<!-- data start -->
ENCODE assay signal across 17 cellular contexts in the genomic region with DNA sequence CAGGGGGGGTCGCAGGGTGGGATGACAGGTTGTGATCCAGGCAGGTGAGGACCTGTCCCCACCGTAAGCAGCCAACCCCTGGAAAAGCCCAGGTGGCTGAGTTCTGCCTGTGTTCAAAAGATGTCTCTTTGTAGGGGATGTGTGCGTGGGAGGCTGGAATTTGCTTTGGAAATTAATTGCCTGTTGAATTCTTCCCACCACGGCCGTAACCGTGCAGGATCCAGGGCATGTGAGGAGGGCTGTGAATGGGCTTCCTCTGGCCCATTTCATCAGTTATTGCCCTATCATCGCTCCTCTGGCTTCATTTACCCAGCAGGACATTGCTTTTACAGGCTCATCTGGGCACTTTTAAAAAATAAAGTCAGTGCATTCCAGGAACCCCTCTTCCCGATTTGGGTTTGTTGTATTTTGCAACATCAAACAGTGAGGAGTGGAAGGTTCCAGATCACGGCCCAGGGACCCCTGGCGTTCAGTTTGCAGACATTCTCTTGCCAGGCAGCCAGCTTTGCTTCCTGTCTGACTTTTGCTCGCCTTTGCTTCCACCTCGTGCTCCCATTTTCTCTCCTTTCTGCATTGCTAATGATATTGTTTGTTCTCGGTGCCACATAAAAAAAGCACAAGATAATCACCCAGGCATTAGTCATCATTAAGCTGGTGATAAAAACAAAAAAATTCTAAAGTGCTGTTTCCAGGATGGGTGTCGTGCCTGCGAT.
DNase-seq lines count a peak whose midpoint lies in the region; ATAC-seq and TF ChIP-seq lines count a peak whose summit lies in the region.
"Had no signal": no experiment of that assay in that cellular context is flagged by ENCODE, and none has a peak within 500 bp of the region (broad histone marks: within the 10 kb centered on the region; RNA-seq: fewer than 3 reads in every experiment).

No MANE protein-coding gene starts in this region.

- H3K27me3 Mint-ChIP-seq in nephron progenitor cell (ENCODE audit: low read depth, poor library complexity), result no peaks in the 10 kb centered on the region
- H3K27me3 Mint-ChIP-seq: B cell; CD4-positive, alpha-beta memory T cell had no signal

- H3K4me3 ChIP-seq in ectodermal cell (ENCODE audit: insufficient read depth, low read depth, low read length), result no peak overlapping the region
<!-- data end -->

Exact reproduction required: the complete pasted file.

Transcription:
ENCODE assay signal across 17 cellular contexts in the genomic region with DNA sequence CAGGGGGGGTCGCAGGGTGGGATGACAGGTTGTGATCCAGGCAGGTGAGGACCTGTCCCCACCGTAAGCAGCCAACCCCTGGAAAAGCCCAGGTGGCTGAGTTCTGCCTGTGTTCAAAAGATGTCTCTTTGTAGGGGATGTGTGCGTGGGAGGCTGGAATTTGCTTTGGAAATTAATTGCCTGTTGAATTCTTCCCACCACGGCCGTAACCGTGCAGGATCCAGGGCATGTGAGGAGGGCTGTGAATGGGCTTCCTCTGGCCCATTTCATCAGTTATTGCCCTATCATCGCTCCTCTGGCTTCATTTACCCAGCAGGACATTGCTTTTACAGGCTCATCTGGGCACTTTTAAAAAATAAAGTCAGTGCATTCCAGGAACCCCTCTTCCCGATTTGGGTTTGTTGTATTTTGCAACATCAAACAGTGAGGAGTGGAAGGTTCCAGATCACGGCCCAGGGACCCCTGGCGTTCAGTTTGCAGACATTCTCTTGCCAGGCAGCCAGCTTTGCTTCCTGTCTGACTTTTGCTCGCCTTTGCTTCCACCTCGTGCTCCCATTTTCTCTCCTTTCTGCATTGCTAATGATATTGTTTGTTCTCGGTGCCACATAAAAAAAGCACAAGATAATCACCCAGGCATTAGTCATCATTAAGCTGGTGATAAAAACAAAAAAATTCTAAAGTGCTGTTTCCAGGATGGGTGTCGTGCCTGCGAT.
DNase-seq lines count a peak whose midpoint lies in the region; ATAC-seq and TF ChIP-seq lines count a peak whose summit lies in the region.
"Had no signal": no experiment of that assay in that cellular context is flagged by ENCODE, and none has a peak within 500 bp of the region (broad histone marks: within the 10 kb centered on the region; RNA-seq: fewer than 3 reads in every experiment).

No MANE protein-coding gene starts in this region.

- H3K27me3 Mint-ChIP-seq in nephron progenitor cell (ENCODE audit: low read depth, poor library complexity), result no peaks in the 10 kb centered on the region
- H3K27me3 Mint-ChIP-seq: B cell; CD4-positive, alpha-beta memory T cell had no signal

- H3K4me3 ChIP-seq in ectodermal cell (ENCODE audit: insufficient read depth, low read depth, low read length), result no peak overlapping the region